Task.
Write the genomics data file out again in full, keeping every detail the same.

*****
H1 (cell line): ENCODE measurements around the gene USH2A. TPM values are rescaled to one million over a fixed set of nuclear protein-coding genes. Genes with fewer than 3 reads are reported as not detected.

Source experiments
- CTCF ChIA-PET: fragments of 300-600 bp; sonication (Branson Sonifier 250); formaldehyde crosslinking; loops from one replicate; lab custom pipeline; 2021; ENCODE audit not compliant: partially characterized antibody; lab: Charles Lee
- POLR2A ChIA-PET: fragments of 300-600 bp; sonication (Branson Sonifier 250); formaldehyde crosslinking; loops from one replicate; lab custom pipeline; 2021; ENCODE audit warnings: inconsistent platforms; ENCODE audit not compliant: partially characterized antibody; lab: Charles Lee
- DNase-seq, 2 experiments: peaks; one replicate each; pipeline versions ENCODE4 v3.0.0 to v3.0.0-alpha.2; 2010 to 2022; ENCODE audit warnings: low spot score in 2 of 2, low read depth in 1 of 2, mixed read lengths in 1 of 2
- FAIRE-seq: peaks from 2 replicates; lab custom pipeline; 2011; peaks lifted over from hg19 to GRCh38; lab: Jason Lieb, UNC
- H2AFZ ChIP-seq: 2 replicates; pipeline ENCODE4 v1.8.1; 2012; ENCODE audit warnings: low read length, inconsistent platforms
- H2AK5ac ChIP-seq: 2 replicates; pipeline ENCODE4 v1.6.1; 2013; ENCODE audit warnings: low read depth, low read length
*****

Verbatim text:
H1 (cell line): ENCODE measurements around the gene USH2A. TPM values are rescaled to one million over a fixed set of nuclear protein-coding genes. Genes with fewer than 3 reads are reported as not detected.

Source experiments
- CTCF ChIA-PET: fragments of 300-600 bp; sonication (Branson Sonifier 250); formaldehyde crosslinking; loops from one replicate; lab custom pipeline; 2021; ENCODE audit not compliant: partially characterized antibody; lab: Charles Lee
- POLR2A ChIA-PET: fragments of 300-600 bp; sonication (Branson Sonifier 250); formaldehyde crosslinking; loops from one replicate; lab custom pipeline; 2021; ENCODE audit warnings: inconsistent platforms; ENCODE audit not compliant: partially characterized antibody; lab: Charles Lee
- DNase-seq, 2 experiments: peaks; one replicate each; pipeline versions ENCODE4 v3.0.0 to v3.0.0-alpha.2; 2010 to 2022; ENCODE audit warnings: low spot score in 2 of 2, low read depth in 1 of 2, mixed read lengths in 1 of 2
- FAIRE-seq: peaks from 2 replicates; lab custom pipeline; 2011; peaks lifted over from hg19 to GRCh38; lab: Jason Lieb, UNC
- H2AFZ ChIP-seq: 2 replicates; pipeline ENCODE4 v1.8.1; 2012; ENCODE audit warnings: low read length, inconsistent platforms
- H2AK5ac ChIP-seq: 2 replicates; pipeline ENCODE4 v1.6.1; 2013; ENCODE audit warnings: low read depth, low read length